HomeGroupsTalkZeitgeist
Hide this

Results from Google Books

Click on a thumbnail to go to Google Books.

Moscow, the Fourth Rome: Stalinism,…
Loading...

Moscow, the Fourth Rome: Stalinism, Cosmopolitanism, and the Evolution of…

by Katerina Clark

MembersReviewsPopularityAverage ratingConversations
211495,208 (2.5)None

None.

None
Loading...

Sign up for LibraryThing to find out whether you'll like this book.

No current Talk conversations about this book.

When it's all said and done this effort to analyze Soviet politics through the prism of literary/cultural theory fell flat for me. While I'm not going to say that Clark is attempting to rehabilitate Soviet culture by keeping Stalinism at arms-length (yes, I've seen that argument made), the more annoying aspect is that she abandons her metaphor of Soviet Moscow as a new Rome very quickly, making you wonder why she even bothered to invoke it. A more conventional contrast between the conflicting demands of the messianic tendencies of the Party, the requirement of Popular Front politics to make overseas connections and the eventual pressing need to bolster Russian nationalism might have served Clark better; though that probably would have rendered much of her background as a cultural analyst irrelevant. ( )
  Shrike58 | Sep 17, 2012 |
no reviews | add a review
You must log in to edit Common Knowledge data.
For more help see the Common Knowledge help page.
Series (with order)
Canonical title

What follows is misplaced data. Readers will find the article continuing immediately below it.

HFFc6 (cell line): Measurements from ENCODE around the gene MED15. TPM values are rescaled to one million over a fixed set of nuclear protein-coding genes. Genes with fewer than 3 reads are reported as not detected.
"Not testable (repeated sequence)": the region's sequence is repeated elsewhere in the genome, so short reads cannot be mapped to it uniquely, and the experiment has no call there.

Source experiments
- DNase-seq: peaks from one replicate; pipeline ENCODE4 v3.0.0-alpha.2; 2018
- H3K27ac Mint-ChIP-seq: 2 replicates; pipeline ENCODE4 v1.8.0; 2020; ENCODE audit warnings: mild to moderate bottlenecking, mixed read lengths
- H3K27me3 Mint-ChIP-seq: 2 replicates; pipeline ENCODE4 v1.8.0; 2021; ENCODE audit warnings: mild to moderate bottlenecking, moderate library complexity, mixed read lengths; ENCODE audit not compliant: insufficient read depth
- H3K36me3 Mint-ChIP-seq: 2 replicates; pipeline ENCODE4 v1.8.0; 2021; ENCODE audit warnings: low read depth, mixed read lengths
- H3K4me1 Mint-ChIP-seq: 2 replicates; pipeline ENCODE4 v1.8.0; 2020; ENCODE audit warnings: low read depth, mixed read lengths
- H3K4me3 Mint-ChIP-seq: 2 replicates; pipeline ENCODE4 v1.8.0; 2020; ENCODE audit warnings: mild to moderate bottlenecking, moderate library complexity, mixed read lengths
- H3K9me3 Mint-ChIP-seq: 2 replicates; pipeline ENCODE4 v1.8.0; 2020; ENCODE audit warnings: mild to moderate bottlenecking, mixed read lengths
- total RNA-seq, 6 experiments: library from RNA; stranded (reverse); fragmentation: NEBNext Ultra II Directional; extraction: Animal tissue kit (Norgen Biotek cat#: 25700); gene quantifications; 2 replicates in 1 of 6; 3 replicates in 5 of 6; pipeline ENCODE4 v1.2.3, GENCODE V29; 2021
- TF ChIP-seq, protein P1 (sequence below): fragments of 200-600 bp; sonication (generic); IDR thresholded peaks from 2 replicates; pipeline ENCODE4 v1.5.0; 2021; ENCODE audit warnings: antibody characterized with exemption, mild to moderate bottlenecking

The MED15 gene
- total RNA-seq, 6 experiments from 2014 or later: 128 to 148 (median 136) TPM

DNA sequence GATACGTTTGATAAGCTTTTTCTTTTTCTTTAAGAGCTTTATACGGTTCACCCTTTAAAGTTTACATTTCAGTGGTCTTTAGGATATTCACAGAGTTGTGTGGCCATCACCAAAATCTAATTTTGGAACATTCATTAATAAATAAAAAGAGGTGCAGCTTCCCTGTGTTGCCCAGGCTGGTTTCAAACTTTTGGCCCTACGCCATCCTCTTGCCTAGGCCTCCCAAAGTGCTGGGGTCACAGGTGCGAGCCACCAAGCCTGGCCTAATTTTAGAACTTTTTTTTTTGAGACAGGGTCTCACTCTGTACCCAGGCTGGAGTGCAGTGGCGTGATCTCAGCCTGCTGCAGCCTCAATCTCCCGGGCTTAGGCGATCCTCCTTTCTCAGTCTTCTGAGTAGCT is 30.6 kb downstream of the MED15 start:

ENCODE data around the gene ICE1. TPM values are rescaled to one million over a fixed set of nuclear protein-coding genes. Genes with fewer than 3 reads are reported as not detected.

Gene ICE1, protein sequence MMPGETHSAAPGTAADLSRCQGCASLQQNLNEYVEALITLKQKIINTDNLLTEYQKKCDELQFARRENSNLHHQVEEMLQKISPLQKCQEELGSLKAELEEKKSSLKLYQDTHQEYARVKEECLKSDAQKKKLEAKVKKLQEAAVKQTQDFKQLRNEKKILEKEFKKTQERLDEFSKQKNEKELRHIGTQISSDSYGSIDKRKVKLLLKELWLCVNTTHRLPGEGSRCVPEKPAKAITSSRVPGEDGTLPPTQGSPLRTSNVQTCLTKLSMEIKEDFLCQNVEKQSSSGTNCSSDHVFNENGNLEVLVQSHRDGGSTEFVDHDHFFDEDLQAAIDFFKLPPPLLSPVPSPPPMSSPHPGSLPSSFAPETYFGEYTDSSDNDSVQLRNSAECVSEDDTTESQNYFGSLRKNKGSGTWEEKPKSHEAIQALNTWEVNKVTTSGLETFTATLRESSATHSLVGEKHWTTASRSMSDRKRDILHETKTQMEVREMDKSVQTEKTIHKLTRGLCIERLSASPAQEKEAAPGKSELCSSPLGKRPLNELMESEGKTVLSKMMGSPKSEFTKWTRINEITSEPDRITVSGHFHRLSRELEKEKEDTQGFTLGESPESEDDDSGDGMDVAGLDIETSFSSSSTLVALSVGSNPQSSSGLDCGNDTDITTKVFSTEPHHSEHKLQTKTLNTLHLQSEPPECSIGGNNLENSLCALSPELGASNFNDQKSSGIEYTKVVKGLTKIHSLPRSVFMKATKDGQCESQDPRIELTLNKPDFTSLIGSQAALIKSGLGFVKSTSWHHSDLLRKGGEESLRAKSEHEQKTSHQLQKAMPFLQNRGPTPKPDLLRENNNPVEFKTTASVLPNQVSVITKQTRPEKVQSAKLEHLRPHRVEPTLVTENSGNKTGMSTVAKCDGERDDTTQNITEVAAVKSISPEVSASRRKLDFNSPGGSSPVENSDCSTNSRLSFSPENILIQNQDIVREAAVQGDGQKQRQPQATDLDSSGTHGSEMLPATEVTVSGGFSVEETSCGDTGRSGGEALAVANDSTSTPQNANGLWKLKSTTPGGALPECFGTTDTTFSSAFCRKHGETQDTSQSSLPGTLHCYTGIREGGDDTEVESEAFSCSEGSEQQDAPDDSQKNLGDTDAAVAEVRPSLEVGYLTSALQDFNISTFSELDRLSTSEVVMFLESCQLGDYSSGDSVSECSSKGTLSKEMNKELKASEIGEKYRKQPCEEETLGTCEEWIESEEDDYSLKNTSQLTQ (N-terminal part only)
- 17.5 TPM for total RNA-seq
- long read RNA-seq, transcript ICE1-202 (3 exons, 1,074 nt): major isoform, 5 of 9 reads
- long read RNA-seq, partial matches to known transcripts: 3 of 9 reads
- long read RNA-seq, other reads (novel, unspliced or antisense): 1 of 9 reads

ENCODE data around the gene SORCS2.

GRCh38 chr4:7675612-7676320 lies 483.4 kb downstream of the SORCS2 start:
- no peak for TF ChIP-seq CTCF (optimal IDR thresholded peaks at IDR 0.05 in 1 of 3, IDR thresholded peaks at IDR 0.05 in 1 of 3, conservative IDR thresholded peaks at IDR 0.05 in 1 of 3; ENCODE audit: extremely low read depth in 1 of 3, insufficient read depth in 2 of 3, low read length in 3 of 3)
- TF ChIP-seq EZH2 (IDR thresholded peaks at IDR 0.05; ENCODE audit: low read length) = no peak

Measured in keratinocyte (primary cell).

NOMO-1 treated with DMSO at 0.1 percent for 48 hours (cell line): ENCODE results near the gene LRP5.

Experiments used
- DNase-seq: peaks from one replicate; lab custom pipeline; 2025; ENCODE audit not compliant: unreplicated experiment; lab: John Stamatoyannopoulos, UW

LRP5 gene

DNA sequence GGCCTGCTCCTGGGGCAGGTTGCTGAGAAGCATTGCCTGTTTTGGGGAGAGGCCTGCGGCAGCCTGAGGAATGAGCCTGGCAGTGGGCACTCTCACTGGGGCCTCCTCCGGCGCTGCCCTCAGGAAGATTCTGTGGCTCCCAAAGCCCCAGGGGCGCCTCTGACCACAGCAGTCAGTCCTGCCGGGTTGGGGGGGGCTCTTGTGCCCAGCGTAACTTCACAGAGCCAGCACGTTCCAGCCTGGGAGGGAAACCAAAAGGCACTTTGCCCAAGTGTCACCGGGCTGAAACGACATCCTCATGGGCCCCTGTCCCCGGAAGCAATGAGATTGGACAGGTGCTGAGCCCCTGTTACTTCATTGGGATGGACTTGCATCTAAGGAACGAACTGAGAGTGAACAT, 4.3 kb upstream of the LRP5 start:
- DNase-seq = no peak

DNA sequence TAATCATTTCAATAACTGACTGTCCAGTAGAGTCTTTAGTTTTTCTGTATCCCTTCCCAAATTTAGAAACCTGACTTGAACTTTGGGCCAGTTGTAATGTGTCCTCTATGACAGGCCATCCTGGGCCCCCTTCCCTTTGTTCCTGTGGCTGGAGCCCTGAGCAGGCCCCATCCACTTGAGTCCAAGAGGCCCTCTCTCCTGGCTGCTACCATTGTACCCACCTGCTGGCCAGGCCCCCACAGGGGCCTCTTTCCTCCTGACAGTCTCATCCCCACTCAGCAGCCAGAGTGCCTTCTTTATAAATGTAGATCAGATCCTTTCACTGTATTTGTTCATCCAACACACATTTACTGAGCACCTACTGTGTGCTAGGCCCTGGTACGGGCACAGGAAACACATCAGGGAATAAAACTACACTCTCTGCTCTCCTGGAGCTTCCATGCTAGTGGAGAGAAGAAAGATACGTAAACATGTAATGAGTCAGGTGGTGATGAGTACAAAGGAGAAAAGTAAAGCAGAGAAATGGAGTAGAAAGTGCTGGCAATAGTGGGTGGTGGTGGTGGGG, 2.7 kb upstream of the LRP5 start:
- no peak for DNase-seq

Original title
Alternative titles
Original publication date
People/Characters
Important places
Important events
Related movies
Awards and honors
Epigraph
Dedication
First words
Quotations
Last words
Disambiguation notice
Publisher's editors
Blurbers
Publisher series
Original language

References to this work on external resources.

Wikipedia in English (1)

Book description
Haiku summary

Amazon.com Product Description (ISBN 0674057872, Hardcover)

In the early sixteenth century, the monk Filofei proclaimed Moscow the “Third Rome.” By the 1930s, intellectuals and artists all over the world thought of Moscow as a mecca of secular enlightenment. In Moscow, the Fourth Rome, Katerina Clark shows how Soviet officials and intellectuals, in seeking to capture the imagination of leftist and anti-fascist intellectuals throughout the world, sought to establish their capital as the cosmopolitan center of a post-Christian confederation and to rebuild it to become a beacon for the rest of the world.

Clark provides an interpretative cultural history of the city during the crucial 1930s, the decade of the Great Purge. She draws on the work of intellectuals such as Sergei Eisenstein, Sergei Tretiakov, Mikhail Koltsov, and Ilya Ehrenburg to shed light on the singular Zeitgeist of that most Stalinist of periods. In her account, the decade emerges as an important moment in the prehistory of key concepts in literary and cultural studies today—transnationalism, cosmopolitanism, and world literature. By bringing to light neglected antecedents, she provides a new polemical and political context for understanding canonical works of writers such as Brecht, Benjamin, Lukacs, and Bakhtin.

Moscow, the Fourth Rome breaches the intellectual iron curtain that has circumscribed cultural histories of Stalinist Russia, by broadening the framework to include considerable interaction with Western intellectuals and trends. Its integration of the understudied international dimension into the interpretation of Soviet culture remedies misunderstandings of the world-historical significance of Moscow under Stalin.

(retrieved from Amazon Thu, 12 Mar 2015 18:20:00 -0400)

No library descriptions found.

Quick Links

Swap Ebooks Audio
3 wanted

Popular covers

Rating

Average: (2.5)
0.5
1
1.5
2
2.5 1
3
3.5
4
4.5
5

Is this you?

Become a LibraryThing Author.

 

About | Contact | Privacy/Terms | Help/FAQs | Blog | Store | APIs | TinyCat | Legacy Libraries | Early Reviewers | Common Knowledge | 119,562,904 books! | Top bar: Always visible